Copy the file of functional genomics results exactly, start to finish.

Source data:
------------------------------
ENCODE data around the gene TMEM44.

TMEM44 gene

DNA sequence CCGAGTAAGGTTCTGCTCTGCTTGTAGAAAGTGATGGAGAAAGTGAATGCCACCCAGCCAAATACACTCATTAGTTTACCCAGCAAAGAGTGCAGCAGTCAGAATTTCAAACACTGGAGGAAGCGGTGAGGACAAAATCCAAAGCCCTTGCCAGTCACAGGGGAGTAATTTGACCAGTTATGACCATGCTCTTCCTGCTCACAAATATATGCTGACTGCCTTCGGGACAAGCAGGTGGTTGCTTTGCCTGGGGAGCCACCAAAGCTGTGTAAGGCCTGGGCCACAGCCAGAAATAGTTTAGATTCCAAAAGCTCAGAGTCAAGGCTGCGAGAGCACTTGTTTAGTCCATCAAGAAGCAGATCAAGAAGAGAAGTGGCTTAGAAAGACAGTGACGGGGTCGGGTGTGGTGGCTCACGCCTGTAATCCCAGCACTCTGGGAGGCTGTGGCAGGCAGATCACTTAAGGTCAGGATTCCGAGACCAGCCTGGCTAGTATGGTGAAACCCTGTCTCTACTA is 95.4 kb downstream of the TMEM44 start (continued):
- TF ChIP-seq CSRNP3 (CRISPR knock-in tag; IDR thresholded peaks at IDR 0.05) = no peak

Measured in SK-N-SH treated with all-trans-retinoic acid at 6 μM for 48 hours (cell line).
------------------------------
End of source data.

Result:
ENCODE data around the gene TMEM44.

TMEM44 gene

DNA sequence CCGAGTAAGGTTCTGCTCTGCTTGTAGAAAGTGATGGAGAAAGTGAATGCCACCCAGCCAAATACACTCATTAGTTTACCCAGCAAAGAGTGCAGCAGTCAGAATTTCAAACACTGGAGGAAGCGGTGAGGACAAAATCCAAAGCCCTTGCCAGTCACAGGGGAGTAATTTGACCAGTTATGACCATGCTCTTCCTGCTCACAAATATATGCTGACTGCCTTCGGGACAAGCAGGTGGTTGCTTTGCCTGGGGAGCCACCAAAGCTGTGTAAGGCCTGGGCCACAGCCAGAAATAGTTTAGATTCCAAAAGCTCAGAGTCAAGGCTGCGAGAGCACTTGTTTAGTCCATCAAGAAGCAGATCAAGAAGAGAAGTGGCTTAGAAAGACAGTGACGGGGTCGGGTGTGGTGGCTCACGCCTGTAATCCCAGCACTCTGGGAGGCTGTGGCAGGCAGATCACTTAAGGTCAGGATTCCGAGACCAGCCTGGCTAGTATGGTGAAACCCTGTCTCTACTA is 95.4 kb downstream of the TMEM44 start (continued):
- TF ChIP-seq CSRNP3 (CRISPR knock-in tag; IDR thresholded peaks at IDR 0.05) = no peak

Measured in SK-N-SH treated with all-trans-retinoic acid at 6 μM for 48 hours (cell line).